posted by Lisa UK 02-27-100 1:56 PM
1 to 2 days ahead:
Make creampuffs and freeze.
Make foil cone (centre base for pyramid).
2 days to 2 hours ahead:
Make crème patissière.
Same day (2-4 hours before serving):
1) Fill cream puffs with crème patissière
2) Prepare melted sugar (2 sauce pans)
3) Dip cream puffs in melted sugar (caramel)
4) Assemble cream puffs around foil cone
5) Spin remaining cooked sugar over croquembouche
Always work with a bowl of cold water and a cold wet cloth to wipe sugar drips. In the event that you do touch the hot sugar, immediately dip your hands in the cold water. Do not rub them.
After pastry is complete, sugar coated pots can be easily cleaned by first filling them with water and then placing on a medium high burner. Allow water to boil out the candied sugar.
An alternative way to proceed with this dessert is to fill the puffs with vanilla ice cream pouring warm chocolate sundae sauce over the puffs (this also acts as the "glue").
Basic cream puff dough or 'choux' pastry:
This recipe makes about 1 pound of choux pastry (3-4 dozen puffs). If you are a novice, you might consider making one batch just to practice on. Make some puffs using a #4 tip and some using a #5 plain pastry tip. Larger puffs form the base of the pastry. The smaller ones are used towards the top to achieve the conical effect.
1 cup water
1/2 cup unsalted butter or shortening
1 cup all-purpose flour
1/4 tsp. salt
1 tsp. sugar
4 large eggs
Preheat oven to 425 F. Lightly grease two cookie sheets or line with cooking parchment.
In a medium saucepan, combine water and butter and heat over medium heat to melt butter. Once it is melted, bring water to a full boil and immediately stir in salt, sugar, and flour.
Stir with a wooden spoon until all the flour is blended and leaves the sides of the pot in a round mass. Shuffle the pot briefly on the burner to dry out the dough. Remove from heat and place dough in a large bowl (if mixing by hand) or in the mixing bowl of an electric mixer. Let cool about 10 minutes.
Then, with mixer running, add the eggs one at a time, blending well after each addition. Mixture should look smooth and glossy after the last egg is blended in.
Spoon the pâte a choux into a pastry bag fitted with a plain tip. Pipe out mounds of dough, about 3/4 inch in diameter. Use a blunt knife dipped in water to separate dough from tip.
Bake until golden brown, about 22-25 minutes. Remove from oven and slit each creampuff slightly on one side. Replace cookie sheets in oven to dry inside of pastries. Remove from oven and let cool in a draft-free place. Proceed with recipe or freeze for later use. Makes 3-4 dozen small puffs.
This classic French custard can be flavored with vanilla, rum, or kirsch. It can be made up to two days ahead or one hour before needed.
1/2 cup sugar
6 egg yolks
1/4 cup flour
2 cups milk
1 tsp. vanilla
Mix half the sugar, egg yolks, flour, salt, and 1/2 cup of the milk in a small bowl and mix well to blend.
In a medium saucepan, heat the rest of the milk and sugar together. As it comes to a boil, whisk in the egg yolk mixture. Let the mixture resume boiling, blending well with a whisk to make sure bottom does not burn.
As mixture thickens, remove from heat. Let stand 2-3 minutes, then stir in vanilla. Cool, then cover tightly with plastic wrap (the wrap should lie right on the surface of the custard: this prevents a "skin" from forming) and store in refrigerator until needed.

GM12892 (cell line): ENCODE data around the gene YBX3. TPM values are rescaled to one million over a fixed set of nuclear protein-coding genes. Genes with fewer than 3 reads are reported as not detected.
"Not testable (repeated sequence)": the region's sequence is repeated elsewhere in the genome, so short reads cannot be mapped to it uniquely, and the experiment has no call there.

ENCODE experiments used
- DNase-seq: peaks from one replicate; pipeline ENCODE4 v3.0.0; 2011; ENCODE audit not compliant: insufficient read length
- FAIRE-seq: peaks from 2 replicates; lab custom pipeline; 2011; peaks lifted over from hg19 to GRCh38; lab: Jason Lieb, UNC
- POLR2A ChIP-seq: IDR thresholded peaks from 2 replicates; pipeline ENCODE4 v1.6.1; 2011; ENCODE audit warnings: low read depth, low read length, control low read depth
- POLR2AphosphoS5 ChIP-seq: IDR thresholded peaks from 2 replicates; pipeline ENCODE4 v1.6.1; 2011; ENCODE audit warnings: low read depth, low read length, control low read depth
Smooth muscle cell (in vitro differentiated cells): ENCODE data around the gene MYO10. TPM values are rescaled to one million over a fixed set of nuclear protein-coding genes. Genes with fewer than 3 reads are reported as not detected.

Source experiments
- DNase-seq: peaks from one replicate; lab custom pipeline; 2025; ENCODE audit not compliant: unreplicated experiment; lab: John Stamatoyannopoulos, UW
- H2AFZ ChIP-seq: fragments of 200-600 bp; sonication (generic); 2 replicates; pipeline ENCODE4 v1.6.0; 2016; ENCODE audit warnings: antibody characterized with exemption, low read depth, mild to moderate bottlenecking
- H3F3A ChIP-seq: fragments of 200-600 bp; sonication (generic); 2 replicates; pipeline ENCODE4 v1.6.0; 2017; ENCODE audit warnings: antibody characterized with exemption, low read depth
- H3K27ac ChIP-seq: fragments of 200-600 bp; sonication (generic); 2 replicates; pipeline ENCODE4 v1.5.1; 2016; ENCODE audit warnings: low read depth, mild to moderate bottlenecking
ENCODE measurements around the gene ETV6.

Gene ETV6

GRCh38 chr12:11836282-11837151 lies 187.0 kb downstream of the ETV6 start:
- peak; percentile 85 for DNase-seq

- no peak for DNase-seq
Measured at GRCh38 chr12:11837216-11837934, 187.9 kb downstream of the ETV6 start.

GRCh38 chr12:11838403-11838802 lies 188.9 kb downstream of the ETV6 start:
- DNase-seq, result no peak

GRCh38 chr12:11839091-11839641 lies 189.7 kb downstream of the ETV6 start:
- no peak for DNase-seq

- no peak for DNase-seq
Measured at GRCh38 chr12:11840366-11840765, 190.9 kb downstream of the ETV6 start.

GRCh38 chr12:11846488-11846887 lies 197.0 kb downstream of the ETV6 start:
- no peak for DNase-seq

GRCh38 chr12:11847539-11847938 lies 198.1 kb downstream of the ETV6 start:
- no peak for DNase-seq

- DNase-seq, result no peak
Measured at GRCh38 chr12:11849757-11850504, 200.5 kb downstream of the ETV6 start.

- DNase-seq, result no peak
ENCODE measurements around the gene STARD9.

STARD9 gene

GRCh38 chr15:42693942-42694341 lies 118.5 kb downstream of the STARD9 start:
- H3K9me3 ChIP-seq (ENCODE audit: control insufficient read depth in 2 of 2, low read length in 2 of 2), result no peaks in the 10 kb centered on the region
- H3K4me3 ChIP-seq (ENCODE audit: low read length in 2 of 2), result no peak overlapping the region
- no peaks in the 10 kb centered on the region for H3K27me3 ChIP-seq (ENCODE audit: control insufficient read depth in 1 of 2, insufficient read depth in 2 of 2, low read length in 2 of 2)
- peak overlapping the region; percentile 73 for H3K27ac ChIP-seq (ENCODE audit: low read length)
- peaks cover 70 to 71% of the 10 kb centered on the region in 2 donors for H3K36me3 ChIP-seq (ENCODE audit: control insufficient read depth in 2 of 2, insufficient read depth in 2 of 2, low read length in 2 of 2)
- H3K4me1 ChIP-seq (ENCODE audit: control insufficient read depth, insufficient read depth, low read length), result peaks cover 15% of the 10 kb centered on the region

Blend well with wooden spoon before using. Depending on size of puffs or how much filing is used, recipe may have to be repeated.
Caramel and assembly:
It is advisable to prepare two pots of caramelized sugar. As one becomes ready, place the second pot on the heat to begin melting.
Always work with a bowl of cold water to dip your hands into in any of any sugar drips. Cooking sugar to the caramel stage takes about 12-17 minutes depending on the heat of the burner.
2 1/2 cups white sugar
water to moisten sugar (about 1/4 cup)
For croquembouche stand, create an 18 inch foil cone. Turn up ends to allow cone to stand upright. Set aside.
In a medium saucepan, pour sugar and wet with a small amount of water. Over medium heat, let the sugar warm, and begin to dissolve. Allow sugar and water to gently boil until the sugar begins to change colour. During this time, brush the inner sides of the pot with a pastry brush dipped in cold water to prevent any build-up of sugar crystals.
As soon as the sugar begins to change colour (this is 'hard crack' stage and occurs at 300-310 F.), remove from stove and place on a heatproof surface (an oven mitt can be used) near your work area. (At this point you can start another pot of sugar going).
Dip the top of each cream puff in the hot caramel. When ready to assemble croquembouche (cream puffs have only their tops dipped at this point) dip one side of each creampuff and place around base of the foil cone (you can usually get six puffs around the base - this is your first row). The sugar will harden and act as the 'glue'.
Continue creating tiers of creampuffs, saving smaller puffs for the top. Once the pyramid structure is complete, dip a whisk or fork in the remaining caramel. In a circular motion, trail threads of caramel over the top and down the sides of the croquembouche. Have fun with it. Give it your own 'spin'.
Store in a cool, dry place until ready to serve. Since custard is involved, it is not advisable to store more than 2-3 hours before serving.
Note: The sauce that holds the wedding cake together is a caramel sauce - very sticky so as to hold the individual choux buns together.
The chocolate sauce mentioned before is only used for individual profiteroles that don't need to be stuck together. That is usually just dark/semisweet chocolate melted together with butter to give it a high gloss sheen.
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